John Charles Grund Sr., 79, Camden Yards security guard


John Charles Grund Sr., a retired Baltimore Gas and Electric Co. supervisor who became an Orioles security guard at Camden Yards, died Saturday at Good Samaritan Hospital of complications from a stroke. The longtime Gardenville resident was 79.

Mr. Grund was born and raised in Highlandtown and attended Patterson High School. He dropped out of school his senior year and enlisted in the Marine Corps in 1944.

He was sent to Hawaii to train for a possible invasion of Japan that was averted after the U.S. dropped two atomic bombs.

Discharged with the rank of private, Mr. Grund returned to Baltimore and joined BGE in 1948. For many years, he worked a second job on weekends at Louis J. Smith Sporting Goods in Highlandtown.

"He was a huge believer in hard work paying off, whether it was related to his job, sports practice, his children's homework, or just about anything," said his son, John Charles Grund Jr. of Arnold.

Mr. Grund worked in BGE's purchasing department in Baltimore and later at Calvert Cliffs nuclear power plant until his 1990 retirement.

An avid Orioles, Colts and University of Maryland basketball and football fan, Mr. Grund seemingly landed the job of a lifetime when he went to work in 1991 in security at Camden Yards.

He was assigned to what is called Home Plate Plaza -- an information booth -- where he handled the press corps and disbursed tickets and passes to visiting players' families, celebrities and national and local political figures.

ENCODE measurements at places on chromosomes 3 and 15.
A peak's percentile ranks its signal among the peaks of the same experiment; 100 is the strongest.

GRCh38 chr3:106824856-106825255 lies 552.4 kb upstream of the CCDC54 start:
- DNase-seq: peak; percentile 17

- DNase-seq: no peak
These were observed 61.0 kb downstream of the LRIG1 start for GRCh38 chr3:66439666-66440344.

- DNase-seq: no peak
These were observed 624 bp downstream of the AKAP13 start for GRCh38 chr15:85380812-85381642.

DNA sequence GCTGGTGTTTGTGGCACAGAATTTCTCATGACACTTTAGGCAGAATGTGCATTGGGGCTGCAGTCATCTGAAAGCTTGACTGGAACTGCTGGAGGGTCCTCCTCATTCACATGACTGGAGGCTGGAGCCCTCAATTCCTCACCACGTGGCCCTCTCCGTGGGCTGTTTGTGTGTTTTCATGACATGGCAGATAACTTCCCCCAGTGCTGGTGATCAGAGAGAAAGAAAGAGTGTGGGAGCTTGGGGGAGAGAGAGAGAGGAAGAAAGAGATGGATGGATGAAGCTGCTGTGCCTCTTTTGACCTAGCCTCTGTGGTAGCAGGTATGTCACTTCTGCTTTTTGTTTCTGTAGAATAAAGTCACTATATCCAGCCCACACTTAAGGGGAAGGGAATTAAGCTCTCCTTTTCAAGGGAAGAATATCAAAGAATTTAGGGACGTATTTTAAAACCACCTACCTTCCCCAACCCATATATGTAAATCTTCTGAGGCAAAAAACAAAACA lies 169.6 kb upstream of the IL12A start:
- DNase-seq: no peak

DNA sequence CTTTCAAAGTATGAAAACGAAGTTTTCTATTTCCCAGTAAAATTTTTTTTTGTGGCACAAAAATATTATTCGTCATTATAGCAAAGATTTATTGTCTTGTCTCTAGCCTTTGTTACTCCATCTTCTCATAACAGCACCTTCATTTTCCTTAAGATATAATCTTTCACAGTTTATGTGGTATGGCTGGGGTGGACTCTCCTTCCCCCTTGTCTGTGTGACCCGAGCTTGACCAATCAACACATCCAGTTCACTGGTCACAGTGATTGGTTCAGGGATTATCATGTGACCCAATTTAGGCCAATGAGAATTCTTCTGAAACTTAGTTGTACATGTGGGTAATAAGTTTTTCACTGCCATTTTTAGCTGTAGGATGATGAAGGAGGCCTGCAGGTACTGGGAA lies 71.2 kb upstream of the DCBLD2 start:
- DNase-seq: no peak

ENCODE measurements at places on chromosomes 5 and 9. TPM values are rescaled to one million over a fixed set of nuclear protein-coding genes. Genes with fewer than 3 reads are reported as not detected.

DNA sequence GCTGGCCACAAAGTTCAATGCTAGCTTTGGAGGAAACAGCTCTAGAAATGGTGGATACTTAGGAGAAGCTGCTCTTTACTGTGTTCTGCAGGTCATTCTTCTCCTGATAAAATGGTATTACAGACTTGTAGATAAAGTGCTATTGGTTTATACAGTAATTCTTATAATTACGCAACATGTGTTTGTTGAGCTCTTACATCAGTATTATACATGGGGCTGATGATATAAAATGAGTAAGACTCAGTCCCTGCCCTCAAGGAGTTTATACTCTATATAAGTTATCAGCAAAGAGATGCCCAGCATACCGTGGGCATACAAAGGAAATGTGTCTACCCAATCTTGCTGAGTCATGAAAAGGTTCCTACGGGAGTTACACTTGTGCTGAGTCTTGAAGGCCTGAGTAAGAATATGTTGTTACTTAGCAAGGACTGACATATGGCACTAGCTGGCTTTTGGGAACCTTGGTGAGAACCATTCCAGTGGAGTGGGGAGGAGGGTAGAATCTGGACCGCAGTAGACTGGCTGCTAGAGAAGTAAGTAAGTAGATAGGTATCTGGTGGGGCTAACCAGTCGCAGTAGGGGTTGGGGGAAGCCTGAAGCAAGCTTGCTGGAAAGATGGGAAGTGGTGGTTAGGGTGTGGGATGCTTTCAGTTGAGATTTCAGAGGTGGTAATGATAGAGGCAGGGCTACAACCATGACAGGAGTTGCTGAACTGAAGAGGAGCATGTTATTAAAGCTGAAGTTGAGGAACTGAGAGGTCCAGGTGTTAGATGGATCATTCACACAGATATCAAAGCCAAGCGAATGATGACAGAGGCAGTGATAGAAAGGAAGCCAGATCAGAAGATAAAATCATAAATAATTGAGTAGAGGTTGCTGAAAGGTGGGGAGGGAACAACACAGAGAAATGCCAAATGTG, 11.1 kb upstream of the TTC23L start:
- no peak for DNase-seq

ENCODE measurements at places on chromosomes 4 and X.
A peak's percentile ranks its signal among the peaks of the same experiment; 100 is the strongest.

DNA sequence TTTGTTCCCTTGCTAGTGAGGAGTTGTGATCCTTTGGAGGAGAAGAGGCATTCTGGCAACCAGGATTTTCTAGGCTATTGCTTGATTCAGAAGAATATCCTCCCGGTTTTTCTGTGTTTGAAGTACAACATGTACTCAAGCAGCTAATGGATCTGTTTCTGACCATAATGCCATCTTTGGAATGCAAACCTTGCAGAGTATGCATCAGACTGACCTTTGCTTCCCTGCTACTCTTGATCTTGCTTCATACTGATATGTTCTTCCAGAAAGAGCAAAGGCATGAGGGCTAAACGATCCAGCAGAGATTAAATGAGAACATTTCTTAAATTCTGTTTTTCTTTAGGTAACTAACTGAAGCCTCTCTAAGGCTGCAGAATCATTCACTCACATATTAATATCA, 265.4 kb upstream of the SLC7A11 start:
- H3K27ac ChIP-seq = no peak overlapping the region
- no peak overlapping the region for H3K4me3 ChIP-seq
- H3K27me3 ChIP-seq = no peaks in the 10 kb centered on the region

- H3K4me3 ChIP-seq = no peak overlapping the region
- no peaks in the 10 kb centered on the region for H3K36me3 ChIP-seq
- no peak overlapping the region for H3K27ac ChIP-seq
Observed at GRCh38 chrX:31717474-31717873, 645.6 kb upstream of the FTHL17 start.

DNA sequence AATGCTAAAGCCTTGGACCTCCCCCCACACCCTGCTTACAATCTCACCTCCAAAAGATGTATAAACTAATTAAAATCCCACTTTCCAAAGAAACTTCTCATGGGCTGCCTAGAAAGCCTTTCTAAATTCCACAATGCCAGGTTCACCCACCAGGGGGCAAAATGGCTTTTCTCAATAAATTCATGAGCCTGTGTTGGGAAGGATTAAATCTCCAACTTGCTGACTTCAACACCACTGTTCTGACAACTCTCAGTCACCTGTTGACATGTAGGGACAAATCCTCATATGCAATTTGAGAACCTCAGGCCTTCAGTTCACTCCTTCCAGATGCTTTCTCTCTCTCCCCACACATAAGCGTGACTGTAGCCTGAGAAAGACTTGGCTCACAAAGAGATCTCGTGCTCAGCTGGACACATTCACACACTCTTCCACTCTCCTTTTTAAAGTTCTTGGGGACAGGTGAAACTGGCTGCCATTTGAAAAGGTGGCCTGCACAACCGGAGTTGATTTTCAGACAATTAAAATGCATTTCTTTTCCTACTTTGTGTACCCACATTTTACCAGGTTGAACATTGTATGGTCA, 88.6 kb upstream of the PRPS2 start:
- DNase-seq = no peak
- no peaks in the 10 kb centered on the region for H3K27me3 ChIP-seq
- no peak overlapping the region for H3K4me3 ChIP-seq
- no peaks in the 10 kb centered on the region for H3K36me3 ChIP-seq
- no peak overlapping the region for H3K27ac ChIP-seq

Mr. Grund would arrive at Home Plate Plaza, near the main gate, 4 1/2 hours before the start of a game and would remain on the job an hour after the game ended.

"He was one heck of a nice guy who was very pleasant and nice to everybody. Where he worked was a point of entry, and even though he was a gatekeeper, he always treated everyone with respect," said Gordon L. Kennard Sr., supervisor of pregame field security at Camden Yards.

"John was the lead man there, and it was a very high-profile job. He answered questions and made sure everything was OK and would get folks on their way," said Bill Schuttler, who worked with Mr. Grund.

"Some days, it would be wall-to-wall people who had questions about tickets or where to go. But being an ex-Marine -- he was semper fi all the way -- he easily handled the pressure," he said.

Mr. Schuttler added: "He was a special kind of guy who was more like a brother and mentor to me than a co-worker."

"He was so nice and one of the few people in the world who actually liked the media. Whenever he saw me, he'd walk up and give me a handshake," recalled Buster Olney, a former New York Times and Sun sports reporter, who is now a senior writer at ESPN The Magazine.

"He was the best kind of baseball fan, who was forever distracted by what was going on with the Orioles. I think he was probably a Red Sox fan in a previous life," Mr. Olney said with a laugh.

"He had an amazing insight into the game and liked picking your brain. He always knew things that were going on with the team on or off the field, and I always wondered how he knew them," Mr. Olney said.

Mr. Grund retired from Camden Yards in 2001.

He was patriotic and throughout his life remained loyal to the Marine Corps, his family said.

"He had a tremendous sense of patriotism, which he instilled in his family. He loved going to parades and tattoos at Fort McHenry, and would always cry when he heard "The Star-Spangled Banner" played," said a daughter, Nancy E. Grund of Stoneleigh.

Mr. Grund liked vacationing in Ocean City and eating steamed crabs with family and friends.

A memorial service was held Sunday.

Also surviving are his wife of 55 years, the former Eileen Burke; two other daughters, Kathy Grund-Epley of Yuma, Ariz., and Barbara L. Benton of Georgetown, Del.; nine grandchildren; and eight great-grandchildren.

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